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What can I do about Psoriatic Arthritis (PsA)?
Being diagnosed with a chronic disease like PsA can be a little scary. The first thing is don’t panic. Although you might have been diagnosed with PsA, you are not alone. Luckily, there are effective treatments available. Even if they don’t cure PsA, they can make living with the condition much more comfortable.
If you have PsA or think you may have PsA, your family doctor should refer you to a rheumatologist. A rheumatologist is a specialist doctor who is an expert in treating arthritis. This type of doctor is in the best position to help you manage your condition. Many people with inflammatory types of arthritis who see their rheumatologist regularly benefit from the highest level of care. It can also be a good idea to consult a dermatologist to treat your skin if your psoriasis is severe.
One thing to remember about PsA and other types of inflammatory arthritis is that chronic (long-term) inflammation is not good for the body. We now know that having PsA or other types of inflammatory arthritis is linked to heart disease. That means people with PsA have a higher chance of developing heart disease than people without PsA. So if you have PsA, make sure you do everything you can to reduce your risk of heart disease. The first thing you should do is to make sure your arthritis is treated. Other things include keeping your blood pressure and cholesterol at healthy levels. If you have diabetes, keep your blood sugar under control. And if you are a smoker, quitting can be one of the best things you can do for your overall health.
Here are some recommendations on what you should do if you have PsA:
- Learn as much as you can about this disease. Education is very powerful and we’ve aimed to develop this RheumInfo website to be accessible and easy to understand for everyday people living with PsA and other forms of inflammatory arthritis
- Attend your rheumatologist appointments regularly
- Get your blood tests done as suggested by your rheumatologist
- Learn about the medications used to treat PsA. The RheumInfo website has many interactive and valuable tools to help you understand these medications and their impact on your disease
Treatment of Psoriatic Arthritis (PsA)
People with PsA can lead active and productive lives with the right kinds of treatment. There are a number of effective treatment options available. These can help to decrease your joint pain and increase your joint mobility. Some treatments can also help relieve your psoriasis.
There are both medication and non-medication therapies to treat PsA. For example, exercise and joint protection are non-medication approaches to treating PsA. There are also several medications you can take to control your PsA. Whatever treatment approach you choose it is essential to remember two key points: treat PsA early and treat it aggressively.
Why is it important to treat PsA early?
Remember, PsA can eventually destroy the joints if it is not adequately controlled. The goal of treatment is to protect the joints before PsA causes permanent damage. Once the damage from PsA is done it cannot be reversed with medicine.
Think of it like this: the inflammation caused by PsA is like a fire burning in your joints. If you were sitting in your living room and you noticed a fire on the stove, you would want to put it out right away before it spread. You wouldn’t say “let’s wait a little bit” until the fire spreads to the ceiling before trying to put it out. With PsA, we want to put out the fire in your joints as quickly as possible, before permanent damage is done. We also want to treat PsA before it starts to affect other joints and other parts of the body.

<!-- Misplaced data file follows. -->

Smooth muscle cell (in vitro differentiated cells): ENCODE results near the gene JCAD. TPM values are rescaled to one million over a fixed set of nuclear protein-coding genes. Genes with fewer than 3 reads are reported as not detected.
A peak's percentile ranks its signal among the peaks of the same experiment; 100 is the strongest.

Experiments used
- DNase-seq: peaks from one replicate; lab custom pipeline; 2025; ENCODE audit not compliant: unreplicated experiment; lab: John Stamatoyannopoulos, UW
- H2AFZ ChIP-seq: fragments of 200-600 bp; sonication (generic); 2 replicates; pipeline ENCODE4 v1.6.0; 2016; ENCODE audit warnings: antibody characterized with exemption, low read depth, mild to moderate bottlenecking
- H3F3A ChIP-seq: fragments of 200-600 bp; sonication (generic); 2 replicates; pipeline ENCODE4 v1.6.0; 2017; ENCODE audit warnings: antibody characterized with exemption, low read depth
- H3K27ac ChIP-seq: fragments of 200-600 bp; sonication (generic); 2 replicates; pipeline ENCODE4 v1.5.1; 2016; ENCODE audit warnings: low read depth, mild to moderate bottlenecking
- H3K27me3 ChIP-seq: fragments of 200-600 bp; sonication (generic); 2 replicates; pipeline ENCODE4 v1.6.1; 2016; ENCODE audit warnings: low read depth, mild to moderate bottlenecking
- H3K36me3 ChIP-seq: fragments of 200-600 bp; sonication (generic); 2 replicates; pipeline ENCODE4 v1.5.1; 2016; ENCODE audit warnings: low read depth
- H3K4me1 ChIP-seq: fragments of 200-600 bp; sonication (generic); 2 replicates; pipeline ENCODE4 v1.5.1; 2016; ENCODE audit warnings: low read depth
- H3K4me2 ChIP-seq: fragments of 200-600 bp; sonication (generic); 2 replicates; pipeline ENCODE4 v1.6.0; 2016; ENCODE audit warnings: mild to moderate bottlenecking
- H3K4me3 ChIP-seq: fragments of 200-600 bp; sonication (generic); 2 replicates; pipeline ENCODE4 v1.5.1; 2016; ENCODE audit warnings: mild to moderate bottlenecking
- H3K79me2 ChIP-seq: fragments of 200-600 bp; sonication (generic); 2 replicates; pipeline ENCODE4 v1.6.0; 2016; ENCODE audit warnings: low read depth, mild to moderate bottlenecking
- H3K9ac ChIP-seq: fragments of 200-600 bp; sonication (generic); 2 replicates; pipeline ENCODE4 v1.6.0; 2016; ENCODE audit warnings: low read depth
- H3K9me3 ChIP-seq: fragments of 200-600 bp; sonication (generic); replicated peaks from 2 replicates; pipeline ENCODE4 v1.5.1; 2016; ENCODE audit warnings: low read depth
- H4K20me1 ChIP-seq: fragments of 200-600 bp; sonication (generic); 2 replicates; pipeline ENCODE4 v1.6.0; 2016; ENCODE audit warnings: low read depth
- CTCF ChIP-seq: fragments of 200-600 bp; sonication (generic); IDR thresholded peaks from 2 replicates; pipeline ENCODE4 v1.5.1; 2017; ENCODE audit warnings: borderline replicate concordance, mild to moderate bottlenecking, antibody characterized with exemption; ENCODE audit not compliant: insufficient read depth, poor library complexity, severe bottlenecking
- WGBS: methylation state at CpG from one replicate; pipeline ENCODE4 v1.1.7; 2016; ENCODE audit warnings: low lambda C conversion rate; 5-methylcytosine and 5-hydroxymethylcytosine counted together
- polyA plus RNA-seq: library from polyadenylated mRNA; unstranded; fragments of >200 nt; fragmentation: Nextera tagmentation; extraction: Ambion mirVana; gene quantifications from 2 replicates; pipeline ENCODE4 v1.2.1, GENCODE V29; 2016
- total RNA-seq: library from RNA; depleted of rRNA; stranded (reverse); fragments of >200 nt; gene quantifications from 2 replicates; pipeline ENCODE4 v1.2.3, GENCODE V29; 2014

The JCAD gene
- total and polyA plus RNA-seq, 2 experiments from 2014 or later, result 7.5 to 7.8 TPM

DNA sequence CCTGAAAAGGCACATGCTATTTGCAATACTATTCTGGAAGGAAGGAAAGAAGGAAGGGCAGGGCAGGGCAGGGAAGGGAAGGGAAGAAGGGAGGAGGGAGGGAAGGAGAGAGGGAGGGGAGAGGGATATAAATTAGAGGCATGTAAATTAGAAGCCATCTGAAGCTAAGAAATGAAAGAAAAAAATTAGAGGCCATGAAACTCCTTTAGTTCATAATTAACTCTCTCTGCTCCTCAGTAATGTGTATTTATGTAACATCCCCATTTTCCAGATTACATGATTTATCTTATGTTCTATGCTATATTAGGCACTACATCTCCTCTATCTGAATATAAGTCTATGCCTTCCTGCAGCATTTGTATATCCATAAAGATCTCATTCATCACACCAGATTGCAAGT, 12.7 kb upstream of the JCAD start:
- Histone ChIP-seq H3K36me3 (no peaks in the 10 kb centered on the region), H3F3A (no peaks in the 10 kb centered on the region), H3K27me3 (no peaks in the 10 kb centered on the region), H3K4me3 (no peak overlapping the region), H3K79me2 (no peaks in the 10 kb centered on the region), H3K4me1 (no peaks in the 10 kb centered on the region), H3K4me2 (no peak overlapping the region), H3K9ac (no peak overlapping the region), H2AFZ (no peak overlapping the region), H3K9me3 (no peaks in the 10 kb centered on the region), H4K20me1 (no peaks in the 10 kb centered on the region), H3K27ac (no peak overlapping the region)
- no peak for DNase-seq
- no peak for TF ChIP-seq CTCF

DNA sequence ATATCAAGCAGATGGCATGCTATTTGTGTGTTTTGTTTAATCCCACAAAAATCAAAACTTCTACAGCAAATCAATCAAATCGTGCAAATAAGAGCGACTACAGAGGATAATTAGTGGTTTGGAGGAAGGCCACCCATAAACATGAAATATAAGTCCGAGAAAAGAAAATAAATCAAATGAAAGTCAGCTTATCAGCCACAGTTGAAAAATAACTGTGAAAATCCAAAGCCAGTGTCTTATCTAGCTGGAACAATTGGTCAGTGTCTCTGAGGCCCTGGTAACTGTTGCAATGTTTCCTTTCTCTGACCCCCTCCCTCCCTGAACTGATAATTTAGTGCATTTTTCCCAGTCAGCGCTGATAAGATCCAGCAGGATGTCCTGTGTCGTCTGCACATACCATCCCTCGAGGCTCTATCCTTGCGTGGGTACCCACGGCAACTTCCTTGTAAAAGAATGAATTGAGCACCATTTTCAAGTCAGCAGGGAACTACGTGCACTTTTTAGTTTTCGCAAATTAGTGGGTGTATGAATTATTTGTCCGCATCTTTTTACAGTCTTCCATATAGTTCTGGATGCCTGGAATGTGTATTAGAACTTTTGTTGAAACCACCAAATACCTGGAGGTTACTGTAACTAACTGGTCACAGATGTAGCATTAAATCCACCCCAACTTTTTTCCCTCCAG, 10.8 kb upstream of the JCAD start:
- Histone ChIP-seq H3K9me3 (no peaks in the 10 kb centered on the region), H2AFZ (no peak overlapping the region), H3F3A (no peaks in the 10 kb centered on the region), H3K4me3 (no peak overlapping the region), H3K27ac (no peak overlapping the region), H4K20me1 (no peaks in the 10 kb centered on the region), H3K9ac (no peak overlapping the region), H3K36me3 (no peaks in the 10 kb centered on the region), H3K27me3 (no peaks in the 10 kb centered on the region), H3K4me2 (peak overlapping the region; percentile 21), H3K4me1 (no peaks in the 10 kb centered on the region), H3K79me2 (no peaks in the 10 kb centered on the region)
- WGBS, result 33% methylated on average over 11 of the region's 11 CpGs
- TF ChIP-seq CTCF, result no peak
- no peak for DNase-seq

Why is it important to treat PsA aggressively?
As we’ve said before, PsA can cause permanent damage if it is not treated and controlled. This can happen even if the pain and discomfort of PsA is not severe. In some people, joint damage can occur quickly. So we want to get the inflammation under control as soon as possible before permanent damage occurs. The right treatments can reduce inflammation so that the joints don’t become damaged. This can help prevent stiffness, pain and loss of mobility.
Medications for PsA
Medications can help make living with PsA much more comfortable and help to improve function and mobility. Anti-inflammatory drugs such as NSAIDs and corticosteroids are groups of medications that can reduce inflammation, pain and stiffness. Other medications called analgesics can help reduce pain. DMARDs are medications that can help reduce inflammation and prevent damage to joints. Biologics are the most advanced and targeted medications for PsA available so far. Biologics are considered a major breakthrough in the treatment of PsA because they improve the inflammation in both the joints and the skin. For some people with PsA, a combination of medications is needed to control the disease.
For more information about specific medications used to treat PsA, refer to the “pictopamphlets” in the Medications Section of this website.
Non-Steroidal Anti-Inflammatory Drugs or NSAIDs are medications that reduce the inflammation of joints caused by PsA. They also help to reduce symptoms such as pain. Luckily there are about 20 different anti-inflammatory medications available. So if one doesn’t work for you, try another.
Medications like prednisone can help control inflammation in some people. It can also help control symptoms of pain and stiffness. It is usually used in high doses for short periods of time. When used for long periods of time, prednisone can have side effects. You should to discuss the risks and benefits of using prednisone with your rheumatologist. Some patients also benefit from cortisone injections directly into a joint. This should be discussed with your rheumatologist.
Analgesic medications only control pain. They do nothing to control the disease or to prevent further joint damage. Analgesics can range from simple things like acetaminophen (Tylenol) to more potent narcotics like morphine.